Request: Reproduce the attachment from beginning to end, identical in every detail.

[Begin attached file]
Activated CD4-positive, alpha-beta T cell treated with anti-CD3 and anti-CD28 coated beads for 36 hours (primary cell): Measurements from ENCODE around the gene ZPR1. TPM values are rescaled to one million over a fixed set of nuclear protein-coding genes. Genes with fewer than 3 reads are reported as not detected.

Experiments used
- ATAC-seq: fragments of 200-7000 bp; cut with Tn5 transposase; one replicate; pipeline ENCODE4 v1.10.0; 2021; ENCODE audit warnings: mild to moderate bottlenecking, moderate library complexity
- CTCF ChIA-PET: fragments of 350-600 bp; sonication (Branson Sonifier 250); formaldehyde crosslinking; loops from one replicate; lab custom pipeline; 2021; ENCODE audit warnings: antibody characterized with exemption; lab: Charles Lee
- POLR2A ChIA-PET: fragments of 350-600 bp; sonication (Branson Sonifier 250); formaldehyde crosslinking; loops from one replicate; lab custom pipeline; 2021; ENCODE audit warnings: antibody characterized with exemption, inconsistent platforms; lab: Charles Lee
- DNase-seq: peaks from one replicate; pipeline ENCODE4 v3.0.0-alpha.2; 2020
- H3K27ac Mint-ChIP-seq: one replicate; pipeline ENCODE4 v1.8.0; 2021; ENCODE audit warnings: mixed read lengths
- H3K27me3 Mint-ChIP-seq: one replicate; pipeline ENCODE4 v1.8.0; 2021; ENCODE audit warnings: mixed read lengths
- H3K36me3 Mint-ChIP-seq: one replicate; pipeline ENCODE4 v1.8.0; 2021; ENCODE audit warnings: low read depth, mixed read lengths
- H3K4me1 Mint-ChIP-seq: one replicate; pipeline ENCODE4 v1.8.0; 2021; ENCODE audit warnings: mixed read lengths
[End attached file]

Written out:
Activated CD4-positive, alpha-beta T cell treated with anti-CD3 and anti-CD28 coated beads for 36 hours (primary cell): Measurements from ENCODE around the gene ZPR1. TPM values are rescaled to one million over a fixed set of nuclear protein-coding genes. Genes with fewer than 3 reads are reported as not detected.

Experiments used
- ATAC-seq: fragments of 200-7000 bp; cut with Tn5 transposase; one replicate; pipeline ENCODE4 v1.10.0; 2021; ENCODE audit warnings: mild to moderate bottlenecking, moderate library complexity
- CTCF ChIA-PET: fragments of 350-600 bp; sonication (Branson Sonifier 250); formaldehyde crosslinking; loops from one replicate; lab custom pipeline; 2021; ENCODE audit warnings: antibody characterized with exemption; lab: Charles Lee
- POLR2A ChIA-PET: fragments of 350-600 bp; sonication (Branson Sonifier 250); formaldehyde crosslinking; loops from one replicate; lab custom pipeline; 2021; ENCODE audit warnings: antibody characterized with exemption, inconsistent platforms; lab: Charles Lee
- DNase-seq: peaks from one replicate; pipeline ENCODE4 v3.0.0-alpha.2; 2020
- H3K27ac Mint-ChIP-seq: one replicate; pipeline ENCODE4 v1.8.0; 2021; ENCODE audit warnings: mixed read lengths
- H3K27me3 Mint-ChIP-seq: one replicate; pipeline ENCODE4 v1.8.0; 2021; ENCODE audit warnings: mixed read lengths
- H3K36me3 Mint-ChIP-seq: one replicate; pipeline ENCODE4 v1.8.0; 2021; ENCODE audit warnings: low read depth, mixed read lengths
- H3K4me1 Mint-ChIP-seq: one replicate; pipeline ENCODE4 v1.8.0; 2021; ENCODE audit warnings: mixed read lengths